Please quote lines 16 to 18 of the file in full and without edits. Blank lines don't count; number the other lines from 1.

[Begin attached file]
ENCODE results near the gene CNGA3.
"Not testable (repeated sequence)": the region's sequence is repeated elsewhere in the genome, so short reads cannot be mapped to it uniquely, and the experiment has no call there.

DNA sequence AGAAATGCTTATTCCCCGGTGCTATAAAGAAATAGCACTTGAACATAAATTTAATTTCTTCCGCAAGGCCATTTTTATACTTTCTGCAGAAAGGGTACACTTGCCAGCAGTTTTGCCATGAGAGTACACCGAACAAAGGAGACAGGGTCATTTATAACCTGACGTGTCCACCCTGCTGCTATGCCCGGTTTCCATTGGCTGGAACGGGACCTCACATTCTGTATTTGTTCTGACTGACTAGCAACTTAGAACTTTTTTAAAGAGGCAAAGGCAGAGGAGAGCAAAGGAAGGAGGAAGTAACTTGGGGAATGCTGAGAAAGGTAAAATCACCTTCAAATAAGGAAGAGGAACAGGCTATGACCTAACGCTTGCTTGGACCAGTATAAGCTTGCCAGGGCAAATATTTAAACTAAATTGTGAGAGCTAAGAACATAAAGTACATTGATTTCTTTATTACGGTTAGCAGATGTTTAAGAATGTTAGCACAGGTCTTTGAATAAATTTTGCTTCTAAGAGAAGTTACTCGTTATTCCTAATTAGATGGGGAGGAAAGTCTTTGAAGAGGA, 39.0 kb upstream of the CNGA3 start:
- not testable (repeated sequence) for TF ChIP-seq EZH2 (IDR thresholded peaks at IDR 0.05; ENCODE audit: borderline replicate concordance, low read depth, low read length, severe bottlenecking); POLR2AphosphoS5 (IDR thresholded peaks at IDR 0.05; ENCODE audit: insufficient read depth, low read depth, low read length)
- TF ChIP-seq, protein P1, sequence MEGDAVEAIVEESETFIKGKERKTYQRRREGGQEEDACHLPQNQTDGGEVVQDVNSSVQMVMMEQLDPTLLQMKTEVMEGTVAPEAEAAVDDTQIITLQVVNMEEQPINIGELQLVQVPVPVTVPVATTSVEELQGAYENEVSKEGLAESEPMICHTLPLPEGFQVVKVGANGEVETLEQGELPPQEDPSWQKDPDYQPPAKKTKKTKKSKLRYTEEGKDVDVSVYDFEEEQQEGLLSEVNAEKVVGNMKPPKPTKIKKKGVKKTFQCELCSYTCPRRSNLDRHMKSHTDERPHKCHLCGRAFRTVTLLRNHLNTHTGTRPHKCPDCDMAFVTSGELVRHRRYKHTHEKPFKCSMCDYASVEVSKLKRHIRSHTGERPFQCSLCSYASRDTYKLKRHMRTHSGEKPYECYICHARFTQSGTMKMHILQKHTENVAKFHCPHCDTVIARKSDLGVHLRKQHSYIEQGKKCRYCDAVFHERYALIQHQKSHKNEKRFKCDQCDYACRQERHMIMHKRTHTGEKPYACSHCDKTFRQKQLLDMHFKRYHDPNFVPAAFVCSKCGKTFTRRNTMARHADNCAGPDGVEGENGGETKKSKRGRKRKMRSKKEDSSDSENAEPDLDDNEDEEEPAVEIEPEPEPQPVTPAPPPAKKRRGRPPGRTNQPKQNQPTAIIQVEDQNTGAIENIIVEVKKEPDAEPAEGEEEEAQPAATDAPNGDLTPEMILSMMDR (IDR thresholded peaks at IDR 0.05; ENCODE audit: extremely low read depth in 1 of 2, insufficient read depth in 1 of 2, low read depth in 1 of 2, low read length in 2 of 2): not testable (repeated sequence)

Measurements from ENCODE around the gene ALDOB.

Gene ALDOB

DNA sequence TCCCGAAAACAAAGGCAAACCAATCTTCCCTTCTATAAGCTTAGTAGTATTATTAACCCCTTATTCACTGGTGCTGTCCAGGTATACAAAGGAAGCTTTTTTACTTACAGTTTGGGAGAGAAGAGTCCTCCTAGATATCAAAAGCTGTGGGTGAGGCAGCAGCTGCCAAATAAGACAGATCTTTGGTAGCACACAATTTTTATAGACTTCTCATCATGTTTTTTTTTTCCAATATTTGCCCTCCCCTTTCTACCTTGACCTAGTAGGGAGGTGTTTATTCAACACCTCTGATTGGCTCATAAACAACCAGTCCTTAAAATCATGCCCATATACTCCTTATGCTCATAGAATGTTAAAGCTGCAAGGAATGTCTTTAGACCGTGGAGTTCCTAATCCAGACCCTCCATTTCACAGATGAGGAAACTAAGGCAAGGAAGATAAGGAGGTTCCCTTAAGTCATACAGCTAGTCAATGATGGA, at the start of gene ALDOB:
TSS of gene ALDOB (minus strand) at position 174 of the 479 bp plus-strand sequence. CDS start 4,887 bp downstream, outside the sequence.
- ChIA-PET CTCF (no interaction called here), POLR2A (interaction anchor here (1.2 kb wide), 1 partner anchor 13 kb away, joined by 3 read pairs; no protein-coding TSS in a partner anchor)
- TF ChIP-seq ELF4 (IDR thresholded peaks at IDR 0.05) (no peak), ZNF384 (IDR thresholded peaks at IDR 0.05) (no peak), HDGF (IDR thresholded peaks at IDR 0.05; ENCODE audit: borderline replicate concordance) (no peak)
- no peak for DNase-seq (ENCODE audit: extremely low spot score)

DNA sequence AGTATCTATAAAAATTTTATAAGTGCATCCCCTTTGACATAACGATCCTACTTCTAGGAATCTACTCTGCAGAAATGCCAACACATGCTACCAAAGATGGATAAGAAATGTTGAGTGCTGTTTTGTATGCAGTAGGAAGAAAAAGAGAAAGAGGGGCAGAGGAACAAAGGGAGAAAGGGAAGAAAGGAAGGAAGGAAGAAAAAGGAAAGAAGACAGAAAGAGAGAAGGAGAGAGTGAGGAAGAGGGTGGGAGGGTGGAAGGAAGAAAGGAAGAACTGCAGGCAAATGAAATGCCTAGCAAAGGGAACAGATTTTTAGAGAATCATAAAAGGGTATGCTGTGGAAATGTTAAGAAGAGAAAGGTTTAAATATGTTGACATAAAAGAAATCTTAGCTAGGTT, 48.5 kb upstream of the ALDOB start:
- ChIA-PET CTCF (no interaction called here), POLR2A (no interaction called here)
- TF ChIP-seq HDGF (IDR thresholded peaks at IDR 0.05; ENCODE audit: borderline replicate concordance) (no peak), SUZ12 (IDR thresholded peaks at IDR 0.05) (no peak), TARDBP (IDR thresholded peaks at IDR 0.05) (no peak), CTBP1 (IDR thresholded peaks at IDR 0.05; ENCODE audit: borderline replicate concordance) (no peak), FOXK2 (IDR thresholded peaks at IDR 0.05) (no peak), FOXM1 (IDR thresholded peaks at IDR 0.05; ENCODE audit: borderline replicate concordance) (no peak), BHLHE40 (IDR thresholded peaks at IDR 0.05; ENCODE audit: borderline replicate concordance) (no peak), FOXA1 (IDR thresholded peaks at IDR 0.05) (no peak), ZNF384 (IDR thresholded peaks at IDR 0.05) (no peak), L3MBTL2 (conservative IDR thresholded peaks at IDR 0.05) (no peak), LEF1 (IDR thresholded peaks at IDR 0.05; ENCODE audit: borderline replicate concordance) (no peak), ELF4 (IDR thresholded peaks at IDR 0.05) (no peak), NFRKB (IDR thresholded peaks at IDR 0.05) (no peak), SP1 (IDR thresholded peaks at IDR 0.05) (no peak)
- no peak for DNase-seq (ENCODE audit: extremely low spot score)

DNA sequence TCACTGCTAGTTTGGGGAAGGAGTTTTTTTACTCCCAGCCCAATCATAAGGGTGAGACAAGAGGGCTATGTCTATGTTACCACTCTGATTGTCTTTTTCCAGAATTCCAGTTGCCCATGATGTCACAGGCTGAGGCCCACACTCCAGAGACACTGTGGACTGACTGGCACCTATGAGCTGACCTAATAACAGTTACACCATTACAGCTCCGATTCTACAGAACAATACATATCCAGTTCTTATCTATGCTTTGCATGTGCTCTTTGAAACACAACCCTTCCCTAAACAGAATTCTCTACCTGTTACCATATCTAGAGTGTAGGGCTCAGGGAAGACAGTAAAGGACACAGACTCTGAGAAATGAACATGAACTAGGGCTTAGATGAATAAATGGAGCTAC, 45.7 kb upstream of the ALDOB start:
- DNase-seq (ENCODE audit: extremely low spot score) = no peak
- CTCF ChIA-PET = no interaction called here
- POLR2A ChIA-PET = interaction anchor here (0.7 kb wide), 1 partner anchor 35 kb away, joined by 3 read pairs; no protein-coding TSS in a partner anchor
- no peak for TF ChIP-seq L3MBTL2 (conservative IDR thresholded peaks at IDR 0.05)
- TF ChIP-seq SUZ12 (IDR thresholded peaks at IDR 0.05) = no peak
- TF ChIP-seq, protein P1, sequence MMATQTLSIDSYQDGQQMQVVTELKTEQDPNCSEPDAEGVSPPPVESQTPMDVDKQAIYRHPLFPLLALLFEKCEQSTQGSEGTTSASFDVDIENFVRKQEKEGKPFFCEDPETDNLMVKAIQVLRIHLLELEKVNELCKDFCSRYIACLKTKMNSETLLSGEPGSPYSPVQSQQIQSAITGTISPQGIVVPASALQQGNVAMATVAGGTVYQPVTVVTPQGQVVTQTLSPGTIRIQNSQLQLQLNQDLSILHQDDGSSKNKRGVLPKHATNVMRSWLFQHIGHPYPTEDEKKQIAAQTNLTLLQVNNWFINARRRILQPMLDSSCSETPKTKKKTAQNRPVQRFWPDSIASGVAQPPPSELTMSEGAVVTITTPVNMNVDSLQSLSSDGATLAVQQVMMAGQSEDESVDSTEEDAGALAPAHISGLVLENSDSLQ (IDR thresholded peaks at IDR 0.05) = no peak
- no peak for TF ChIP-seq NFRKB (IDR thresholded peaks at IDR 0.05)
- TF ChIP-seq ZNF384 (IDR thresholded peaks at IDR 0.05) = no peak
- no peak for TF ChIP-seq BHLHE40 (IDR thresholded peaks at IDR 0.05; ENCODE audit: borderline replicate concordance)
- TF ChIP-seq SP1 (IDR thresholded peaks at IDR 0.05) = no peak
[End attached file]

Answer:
- no peak for DNase-seq (ENCODE audit: extremely low spot score)

DNA sequence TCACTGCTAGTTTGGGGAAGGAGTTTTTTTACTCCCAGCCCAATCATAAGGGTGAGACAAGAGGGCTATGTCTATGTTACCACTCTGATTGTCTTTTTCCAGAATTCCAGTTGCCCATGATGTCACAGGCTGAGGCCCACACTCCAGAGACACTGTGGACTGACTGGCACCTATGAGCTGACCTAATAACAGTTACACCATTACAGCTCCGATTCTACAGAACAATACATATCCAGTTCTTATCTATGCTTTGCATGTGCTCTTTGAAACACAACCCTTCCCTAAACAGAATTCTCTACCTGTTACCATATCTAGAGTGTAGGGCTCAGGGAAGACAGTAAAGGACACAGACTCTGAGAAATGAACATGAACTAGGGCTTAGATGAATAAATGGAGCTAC, 45.7 kb upstream of the ALDOB start:
- DNase-seq (ENCODE audit: extremely low spot score) = no peak